Getting the most from online learning: 6 questions to ask yourself
Since lockdown the UK e-learning market has been flooded with offers from online learning providers wanting to do their bit to help people stay at home, keep children entertained, or to provide distraction and release. From Futurelearn’s ‘Why does Bohemian Rhapsody feel so good?’ and ‘Norwegian for Beginners’, to the University of Kent’s ‘MA in a Day’, it seems that whatever your penchant, you can find it online somewhere – and often free too. With newly found time on our hands, the UK population, it seems, is rushing to press return on the world of online learning.
It’s too early to know how much of this enthusiasm will translate into success – how many will complete the course they signed up to, find a new job as a result, or forge a total change in life direction – but what is clear is that coronavirus has changed the landscape of how we learn forever.
With #iwill Pears Fund money to extend the reach of our much loved training programme through the introduction of an online learning platform launched in 2019, e-learning isn’t as new to Young Citizens as it might be to other charities and organisations thrust into cyberspace this spring. We already know and see the huge benefits to delivering online training – more now than ever obviously – but we also know that getting the experience right isn’t always straightforward for learners.
Want to get the most from your online training experience? Here are six key questions to ask yourself if you’re considering embarking on a new course over the coming weeks:
1) What do you want to get out of completing the course?
Do you want to add to or update your CV? Are you hoping to change career at the end of it? Or are you simply looking to feed your mind – to feel positive about improving yourself? Depending on your motivation for signing up, you will want to look for different things in a course. For example, if it’s professional development you’re seeking, then accreditation or CPD validation will be more important to you than if you are just looking to fill some time – either to escape from the reality of life for a moment, or to catch up on a subject you’ve been meaning to study for a while and never quite found the time to.
2) Is the provider experienced in delivering online training?
Who’s delivering the training you’re interested in? Are they an experienced organisation with a proven track record, or an individual with a good idea? Anyone can say they’re an expert, but is this person/organisation suitably qualified to speak on the subject? Is the course validated by an external CPD provider or affiliated to a university, for example? Shop around – are there other providers who offer similar courses? Are any additional hidden costs involved – such as having to pay to release your certificate at the end? Note that ‘free’ doesn’t necessarily mean it’s going to be of poor quality – and likewise paying a fortune doesn’t guarantee you a great experience!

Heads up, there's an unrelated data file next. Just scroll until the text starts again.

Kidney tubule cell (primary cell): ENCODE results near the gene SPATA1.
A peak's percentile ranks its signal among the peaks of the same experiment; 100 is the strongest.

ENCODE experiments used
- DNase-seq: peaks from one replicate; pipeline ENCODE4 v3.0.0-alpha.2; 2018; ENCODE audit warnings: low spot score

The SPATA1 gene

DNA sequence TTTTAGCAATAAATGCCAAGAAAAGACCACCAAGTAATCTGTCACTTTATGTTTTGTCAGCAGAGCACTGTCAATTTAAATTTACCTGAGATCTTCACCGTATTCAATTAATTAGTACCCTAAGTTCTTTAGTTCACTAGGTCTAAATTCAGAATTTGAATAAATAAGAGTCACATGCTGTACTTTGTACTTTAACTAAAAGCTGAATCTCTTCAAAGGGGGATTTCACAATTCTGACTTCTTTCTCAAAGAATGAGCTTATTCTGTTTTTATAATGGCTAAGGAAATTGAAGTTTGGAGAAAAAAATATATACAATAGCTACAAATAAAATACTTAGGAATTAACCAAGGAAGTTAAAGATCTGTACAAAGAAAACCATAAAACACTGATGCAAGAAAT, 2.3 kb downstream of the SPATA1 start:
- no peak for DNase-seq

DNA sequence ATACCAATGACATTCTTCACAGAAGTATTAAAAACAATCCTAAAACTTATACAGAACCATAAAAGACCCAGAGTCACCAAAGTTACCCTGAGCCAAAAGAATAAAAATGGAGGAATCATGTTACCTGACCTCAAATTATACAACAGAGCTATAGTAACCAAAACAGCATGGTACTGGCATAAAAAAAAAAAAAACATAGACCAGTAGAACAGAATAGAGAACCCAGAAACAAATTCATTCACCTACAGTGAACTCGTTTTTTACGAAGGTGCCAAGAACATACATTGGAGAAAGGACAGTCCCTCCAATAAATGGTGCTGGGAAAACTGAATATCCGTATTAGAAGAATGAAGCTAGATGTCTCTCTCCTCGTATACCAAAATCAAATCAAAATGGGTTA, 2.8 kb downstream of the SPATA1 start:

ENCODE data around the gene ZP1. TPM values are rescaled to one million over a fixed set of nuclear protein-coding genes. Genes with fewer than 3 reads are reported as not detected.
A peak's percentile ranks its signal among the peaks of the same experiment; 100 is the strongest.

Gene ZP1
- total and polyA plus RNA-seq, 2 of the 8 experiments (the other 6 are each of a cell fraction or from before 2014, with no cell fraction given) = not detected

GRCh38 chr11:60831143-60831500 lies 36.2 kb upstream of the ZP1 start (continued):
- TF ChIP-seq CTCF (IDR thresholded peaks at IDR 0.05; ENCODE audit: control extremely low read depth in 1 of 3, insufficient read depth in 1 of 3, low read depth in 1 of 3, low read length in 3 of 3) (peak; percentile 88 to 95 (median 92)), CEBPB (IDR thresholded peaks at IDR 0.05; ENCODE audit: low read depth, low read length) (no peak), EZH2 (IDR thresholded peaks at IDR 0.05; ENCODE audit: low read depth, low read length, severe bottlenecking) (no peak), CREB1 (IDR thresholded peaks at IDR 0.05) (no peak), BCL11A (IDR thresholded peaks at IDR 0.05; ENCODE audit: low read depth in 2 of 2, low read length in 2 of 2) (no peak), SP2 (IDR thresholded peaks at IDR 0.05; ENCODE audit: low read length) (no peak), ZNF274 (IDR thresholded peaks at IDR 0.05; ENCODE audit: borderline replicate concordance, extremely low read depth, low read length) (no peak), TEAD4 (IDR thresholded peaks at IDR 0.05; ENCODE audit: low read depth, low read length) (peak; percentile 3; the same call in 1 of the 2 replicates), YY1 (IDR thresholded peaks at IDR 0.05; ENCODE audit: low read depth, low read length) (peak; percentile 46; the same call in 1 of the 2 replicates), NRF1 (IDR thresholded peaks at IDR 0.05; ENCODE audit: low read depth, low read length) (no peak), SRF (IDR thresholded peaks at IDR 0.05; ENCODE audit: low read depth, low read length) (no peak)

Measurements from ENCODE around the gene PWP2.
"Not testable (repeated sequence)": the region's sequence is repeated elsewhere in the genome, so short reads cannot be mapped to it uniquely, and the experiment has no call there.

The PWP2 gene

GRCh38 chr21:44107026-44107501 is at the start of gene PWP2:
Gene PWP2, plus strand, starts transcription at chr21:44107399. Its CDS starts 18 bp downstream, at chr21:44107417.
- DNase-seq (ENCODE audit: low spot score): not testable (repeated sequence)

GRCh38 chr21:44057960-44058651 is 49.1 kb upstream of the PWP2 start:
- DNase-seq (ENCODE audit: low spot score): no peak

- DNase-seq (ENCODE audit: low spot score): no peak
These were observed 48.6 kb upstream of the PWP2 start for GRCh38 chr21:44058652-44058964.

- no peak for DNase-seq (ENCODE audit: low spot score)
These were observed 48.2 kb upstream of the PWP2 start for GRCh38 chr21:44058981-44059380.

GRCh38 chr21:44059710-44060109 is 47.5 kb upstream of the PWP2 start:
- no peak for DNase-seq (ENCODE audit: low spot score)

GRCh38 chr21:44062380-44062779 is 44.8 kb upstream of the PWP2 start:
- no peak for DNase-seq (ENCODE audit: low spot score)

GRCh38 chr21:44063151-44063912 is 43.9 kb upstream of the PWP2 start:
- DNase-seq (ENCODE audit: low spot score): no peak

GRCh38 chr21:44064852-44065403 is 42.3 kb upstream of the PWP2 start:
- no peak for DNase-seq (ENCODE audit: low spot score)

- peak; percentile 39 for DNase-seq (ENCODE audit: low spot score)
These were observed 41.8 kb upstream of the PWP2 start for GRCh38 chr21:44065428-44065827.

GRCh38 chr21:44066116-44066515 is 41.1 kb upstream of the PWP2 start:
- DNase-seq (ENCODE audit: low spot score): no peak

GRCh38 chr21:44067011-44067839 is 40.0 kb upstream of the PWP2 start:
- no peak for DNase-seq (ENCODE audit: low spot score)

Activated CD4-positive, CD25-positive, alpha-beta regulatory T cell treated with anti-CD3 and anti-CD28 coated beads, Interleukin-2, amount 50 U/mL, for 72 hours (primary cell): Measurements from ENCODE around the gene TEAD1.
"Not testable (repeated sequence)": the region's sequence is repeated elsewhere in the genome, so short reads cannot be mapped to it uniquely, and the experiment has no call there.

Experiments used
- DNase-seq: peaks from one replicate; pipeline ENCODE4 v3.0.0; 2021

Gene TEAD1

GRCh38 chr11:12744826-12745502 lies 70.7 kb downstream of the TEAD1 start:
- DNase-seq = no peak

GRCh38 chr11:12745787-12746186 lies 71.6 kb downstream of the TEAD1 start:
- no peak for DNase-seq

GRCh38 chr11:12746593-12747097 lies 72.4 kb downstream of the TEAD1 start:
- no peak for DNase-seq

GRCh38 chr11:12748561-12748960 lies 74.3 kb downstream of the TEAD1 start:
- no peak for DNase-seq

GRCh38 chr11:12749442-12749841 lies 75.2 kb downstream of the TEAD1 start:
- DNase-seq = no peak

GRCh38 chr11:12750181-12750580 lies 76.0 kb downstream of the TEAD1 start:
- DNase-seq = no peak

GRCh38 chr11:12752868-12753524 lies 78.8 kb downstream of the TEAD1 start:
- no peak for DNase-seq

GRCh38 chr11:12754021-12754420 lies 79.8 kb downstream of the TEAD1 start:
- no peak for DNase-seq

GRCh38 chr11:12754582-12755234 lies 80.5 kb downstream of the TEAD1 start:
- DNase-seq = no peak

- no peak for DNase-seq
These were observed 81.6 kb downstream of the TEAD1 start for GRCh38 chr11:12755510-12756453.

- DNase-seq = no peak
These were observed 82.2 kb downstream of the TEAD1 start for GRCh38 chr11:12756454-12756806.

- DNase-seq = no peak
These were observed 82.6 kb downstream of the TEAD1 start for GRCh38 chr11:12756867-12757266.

3) How do you like to learn?
It really is ‘horses for courses’ with online learning. It’s not possible for a trainer to vary tone and content in the way they might in a room of delegates by pitching it slightly differently every time, so you will need to choose a ‘voice’ and style of delivery that works for you up front. All platforms feel different – ask yourself if it’s easy to navigate, does the tone of the trainer ‘speak’ to you, and is the subject pitched at a level that will stretch you without being too taxing? How is the content delivered – video, quizzes, or reading text and answering questions – is there a test at the end? Some providers offer ‘tasters’ which allow you to try a module before you commit to the rest – others allow a free ‘preview’ of the first part of the course.
4) What support will you receive?
How will the learning provider support you as you progress through the course? Is it possible to ask the trainer questions if you get stuck, or need motivation? Will you be able to link up with other students on the course through a dedicated Facebook group, monthly webinars or a members’ forum, for example?
5) When will you complete this course?
The absolute beauty of online learning is that it can be done in your time, and in your own space – it’s completely flexible (excepting any live webinars you’re expected to attend of course) – but ultimately it won’t complete itself. You’ll need to be committed upfront, visualise how you’ll get this thing done and set time aside to complete it. Make sure you know how long the course is expected to take, whether any additional time needs to be factored in for reading texts, or doing research and stick to your plans.
6) Is your tech ready too?
Things happen, and there’s bound to be one or two technical hitches as you get started on your course. Don’t give up the first time your tech fails – it might be that a change of browser is needed in order to be able to download that video, or that you need to try a different time of day to stop the buffering. And have you checked your spam filter for those login reset details? Whatever it is, be ready for a certain amount of faffing at the beginning as you get into the swing of it.
Hopefully, before you know it, you’ll be finished, downloading your certificate and looking for your next venture!
Young Citizens is open for teachers wanting to learn more about the following topics and programmes supporting citizenship learning in children and young people. All courses are CPD certified.